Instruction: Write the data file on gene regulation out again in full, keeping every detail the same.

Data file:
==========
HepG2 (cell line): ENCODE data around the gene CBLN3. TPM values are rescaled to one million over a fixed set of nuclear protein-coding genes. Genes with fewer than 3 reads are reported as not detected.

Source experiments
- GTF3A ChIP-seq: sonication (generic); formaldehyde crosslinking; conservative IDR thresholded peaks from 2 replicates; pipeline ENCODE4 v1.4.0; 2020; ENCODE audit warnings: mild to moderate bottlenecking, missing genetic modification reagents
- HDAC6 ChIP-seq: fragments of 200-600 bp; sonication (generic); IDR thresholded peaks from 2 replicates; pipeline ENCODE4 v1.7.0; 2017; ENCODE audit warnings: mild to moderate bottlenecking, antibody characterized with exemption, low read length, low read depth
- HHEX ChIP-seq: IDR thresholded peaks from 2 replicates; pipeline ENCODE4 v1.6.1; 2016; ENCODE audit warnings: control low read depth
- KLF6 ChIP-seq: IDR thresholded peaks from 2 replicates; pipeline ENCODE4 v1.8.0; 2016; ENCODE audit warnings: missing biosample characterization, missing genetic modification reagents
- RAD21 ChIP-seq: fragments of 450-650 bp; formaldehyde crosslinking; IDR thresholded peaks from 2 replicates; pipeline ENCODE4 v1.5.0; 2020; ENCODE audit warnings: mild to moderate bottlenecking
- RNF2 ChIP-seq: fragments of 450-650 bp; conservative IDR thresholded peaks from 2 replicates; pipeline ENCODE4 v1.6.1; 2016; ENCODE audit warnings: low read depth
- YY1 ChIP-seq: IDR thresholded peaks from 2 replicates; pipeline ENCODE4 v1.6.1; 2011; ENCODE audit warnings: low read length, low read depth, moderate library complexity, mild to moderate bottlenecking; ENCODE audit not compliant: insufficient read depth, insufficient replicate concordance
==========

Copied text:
HepG2 (cell line): ENCODE data around the gene CBLN3. TPM values are rescaled to one million over a fixed set of nuclear protein-coding genes. Genes with fewer than 3 reads are reported as not detected.

Source experiments
- GTF3A ChIP-seq: sonication (generic); formaldehyde crosslinking; conservative IDR thresholded peaks from 2 replicates; pipeline ENCODE4 v1.4.0; 2020; ENCODE audit warnings: mild to moderate bottlenecking, missing genetic modification reagents
- HDAC6 ChIP-seq: fragments of 200-600 bp; sonication (generic); IDR thresholded peaks from 2 replicates; pipeline ENCODE4 v1.7.0; 2017; ENCODE audit warnings: mild to moderate bottlenecking, antibody characterized with exemption, low read length, low read depth
- HHEX ChIP-seq: IDR thresholded peaks from 2 replicates; pipeline ENCODE4 v1.6.1; 2016; ENCODE audit warnings: control low read depth
- KLF6 ChIP-seq: IDR thresholded peaks from 2 replicates; pipeline ENCODE4 v1.8.0; 2016; ENCODE audit warnings: missing biosample characterization, missing genetic modification reagents
- RAD21 ChIP-seq: fragments of 450-650 bp; formaldehyde crosslinking; IDR thresholded peaks from 2 replicates; pipeline ENCODE4 v1.5.0; 2020; ENCODE audit warnings: mild to moderate bottlenecking
- RNF2 ChIP-seq: fragments of 450-650 bp; conservative IDR thresholded peaks from 2 replicates; pipeline ENCODE4 v1.6.1; 2016; ENCODE audit warnings: low read depth
- YY1 ChIP-seq: IDR thresholded peaks from 2 replicates; pipeline ENCODE4 v1.6.1; 2011; ENCODE audit warnings: low read length, low read depth, moderate library complexity, mild to moderate bottlenecking; ENCODE audit not compliant: insufficient read depth, insufficient replicate concordance